On Wednesday, the Bowdoin College Museum of Art (BCMA) hosted the first installment of “Art Up Close”—a five-part series where students, staff and faculty come together to discuss art. The first webinar brought together 20 community members to discuss “Protest Art and Black Lives Matter.” Claire Traum ’21 and Lucy Siegel ’22, two members of the Bowdoin College Museum of Art Advisory Council, developed the idea after gaining experience with webinars during summer opportunities.
Over the past few months, the College has implemented various measures to safely bring some students back to campus during the COVID-19 pandemic. From altering dining halls to cleaning common areas more often, many departments on campus have been hard at work.
During their first full weekend on campus, many first years and their Residential Life (ResLife) advisors found ways to connect and build community that complied with the College’s Residential Community Agreement. However, in an email to the campus community on Sunday, Senior Vice President and Dean for Student Affairs Janet Lohmann explained that some students had engaged in behavior that violated current College protocols.
Geoffrey Canada ’74, founder and president of the Harlem Children Zone, recently became a senior adviser for Mike Bloomberg’s presidential campaign. Canada endorsed the former New York City mayor on January 19. Canada has known Bloomberg for years.
When you walk into the Boyd Gallery on the second floor of the Bowdoin College Museum of Art (BCMA), you encounter “Fast Fashion/Slow Art”—an exhibition that scrutinizes the contemporary garment industry through videos, installations and collaborations with contemporary artists and filmmakers.
In 2006, the midst of the 2000s mainstream pop-punk acts, The Friday Night Boys formed with Bowdoin junior Robert Reider ’07 as its bassist. Fourteen years later—after two albums, three EPs and multiple tours with names such as Boys Like Girls, All Time Low, We The Kings and Cute is What We Aim For—Reider is back at Bowdoin as the assistant director of annual giving at the College.
Since its founding in 1969, the Black Student Union (BSU, formerly the African American Society), has played a prominent role in campus life. From organizing the annual Ebony Ball to inviting speakers to campus, including Amiri Baraka and Maya Angelou, BSU members actively contribute to intellectual and social life at Bowdoin.
Three students have been involved in serious bicycle crashes on campus in recent weeks, Director of Safety and Security Randy Nichols wrote in an email to the campus on Tuesday. All three students received minor to moderate injuries and have returned to campus.
The Bowdoin Shuttle service, available for students travelling around campus past 6 p.m., will no longer offer service past 1:30 a.m. on Friday, Saturday and Sunday or past 1 a.m. Tuesday through Thursday. Previously, the service ended at 3 a.m.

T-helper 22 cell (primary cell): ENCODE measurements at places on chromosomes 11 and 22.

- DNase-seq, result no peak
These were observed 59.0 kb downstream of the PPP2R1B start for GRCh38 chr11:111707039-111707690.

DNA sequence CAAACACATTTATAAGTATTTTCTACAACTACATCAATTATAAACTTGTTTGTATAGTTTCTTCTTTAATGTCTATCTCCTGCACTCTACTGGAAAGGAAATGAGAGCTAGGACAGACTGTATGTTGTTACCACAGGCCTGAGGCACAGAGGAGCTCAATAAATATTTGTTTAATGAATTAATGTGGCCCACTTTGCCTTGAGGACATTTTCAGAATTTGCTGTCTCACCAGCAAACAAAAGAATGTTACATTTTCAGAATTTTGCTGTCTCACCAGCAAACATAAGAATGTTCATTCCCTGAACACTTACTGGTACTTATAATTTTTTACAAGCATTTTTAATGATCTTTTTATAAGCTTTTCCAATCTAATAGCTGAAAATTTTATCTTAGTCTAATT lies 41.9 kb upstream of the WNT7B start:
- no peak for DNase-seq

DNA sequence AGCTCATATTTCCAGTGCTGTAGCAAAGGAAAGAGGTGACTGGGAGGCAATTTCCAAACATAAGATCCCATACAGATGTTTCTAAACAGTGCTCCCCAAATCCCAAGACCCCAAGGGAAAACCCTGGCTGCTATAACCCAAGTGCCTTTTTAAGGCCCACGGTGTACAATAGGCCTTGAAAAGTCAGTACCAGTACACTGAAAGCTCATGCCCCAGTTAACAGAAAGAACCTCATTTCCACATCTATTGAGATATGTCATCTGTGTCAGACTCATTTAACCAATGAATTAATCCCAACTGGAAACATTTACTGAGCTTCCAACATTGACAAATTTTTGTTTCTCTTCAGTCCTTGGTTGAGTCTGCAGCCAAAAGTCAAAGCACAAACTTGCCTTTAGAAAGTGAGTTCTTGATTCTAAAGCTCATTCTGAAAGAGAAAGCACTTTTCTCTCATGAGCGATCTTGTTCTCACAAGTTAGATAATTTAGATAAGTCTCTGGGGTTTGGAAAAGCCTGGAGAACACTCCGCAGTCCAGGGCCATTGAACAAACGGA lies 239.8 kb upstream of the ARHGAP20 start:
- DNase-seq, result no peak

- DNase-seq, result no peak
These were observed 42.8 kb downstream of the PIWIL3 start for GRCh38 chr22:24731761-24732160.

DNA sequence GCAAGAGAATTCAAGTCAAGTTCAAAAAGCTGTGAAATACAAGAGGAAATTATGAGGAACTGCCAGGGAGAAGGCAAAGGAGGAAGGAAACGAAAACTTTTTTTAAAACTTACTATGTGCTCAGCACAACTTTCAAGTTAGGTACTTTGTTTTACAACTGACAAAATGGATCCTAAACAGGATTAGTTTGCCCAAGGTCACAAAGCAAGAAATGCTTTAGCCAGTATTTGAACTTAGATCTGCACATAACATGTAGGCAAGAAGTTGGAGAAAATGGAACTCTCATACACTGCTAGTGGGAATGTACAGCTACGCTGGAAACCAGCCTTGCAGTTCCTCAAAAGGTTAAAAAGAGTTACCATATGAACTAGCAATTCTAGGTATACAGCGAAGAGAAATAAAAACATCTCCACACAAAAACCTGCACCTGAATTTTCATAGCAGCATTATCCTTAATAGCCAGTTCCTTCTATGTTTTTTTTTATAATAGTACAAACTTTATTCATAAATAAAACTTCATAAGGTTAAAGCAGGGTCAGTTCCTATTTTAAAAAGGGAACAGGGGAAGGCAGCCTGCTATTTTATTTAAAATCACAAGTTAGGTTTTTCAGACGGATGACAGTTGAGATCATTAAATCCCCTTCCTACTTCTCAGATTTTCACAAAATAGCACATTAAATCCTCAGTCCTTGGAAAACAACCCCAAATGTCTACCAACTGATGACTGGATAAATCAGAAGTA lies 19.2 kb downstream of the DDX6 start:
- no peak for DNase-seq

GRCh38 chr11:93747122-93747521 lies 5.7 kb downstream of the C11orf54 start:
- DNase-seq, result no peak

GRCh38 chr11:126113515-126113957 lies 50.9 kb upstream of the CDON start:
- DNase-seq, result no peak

This academic year marks the 10th anniversary of the creation of the Joseph McKeen Center for the Common Good. The McKeen Center has had a short existence compared to that of the College, but it has come to play an integral role in the Bowdoin community.
As contemporary interests drift away from physical books in favor of online media, people are beginning to doubt the power of literature. Yet, Wednesday night in the Beam Classroom, Dr. Alaa Al Aswany, world-renowned author and Egyptian reformer, reclaimed the agency of the written word in his lecture titled “Power of Literature.” Currently a visiting professor in Middle Eastern studies at Dartmouth College, Al Aswany is best known for his 2002 work, “The Yacoubian Building,” which offers a poignant dissection of modern Egyptian society under the facade of fiction.
When she took to the stage in Kresge Auditorium on Tuesday night, April Ryan faced a nicer crowd than she’s encountered at the White House lately. In front of a packed audience of students and community members in Kresge Auditorium, Ryan spoke about her experience covering the White House and the long quest for a “more perfect union.” The event, sponsored by the African-American Society, was the the final program of Black History Month and Beyond and the first of Herstory, a celebration of Women’s History Month.
As you move towards the private rooms in Thorne Hall during dinner on any given night, you may be able to catch the sounds of an unfamiliar language. From Spanish to Hebrew, dinnertime language tables provide students with an opportunity to practice their native tongue or develop skills learned in the classroom.
Bright colors, wheels and an endless amount of materials can feed anyone’s artistic hunger in a small, white building tucked away behind the Office of Admissions. Bowdoin’s Craft Center offers a range of creative activities beloved by students, from knitting to sewing to jewelry-making.
After ending the last two seasons with losses to Middlebury in the semifinals of the NESCAC tournament last year, the women’s ice hockey team (0-4, 0-2 NESCAC) is set its sights on the NESCAC championship this season.
Last night, a day before the holiday, students gathered at Baxter House to honor Día de los Muertos, or Day of the Dead, the first time in current students’ memory that the holiday had been celebrated at Bowdoin.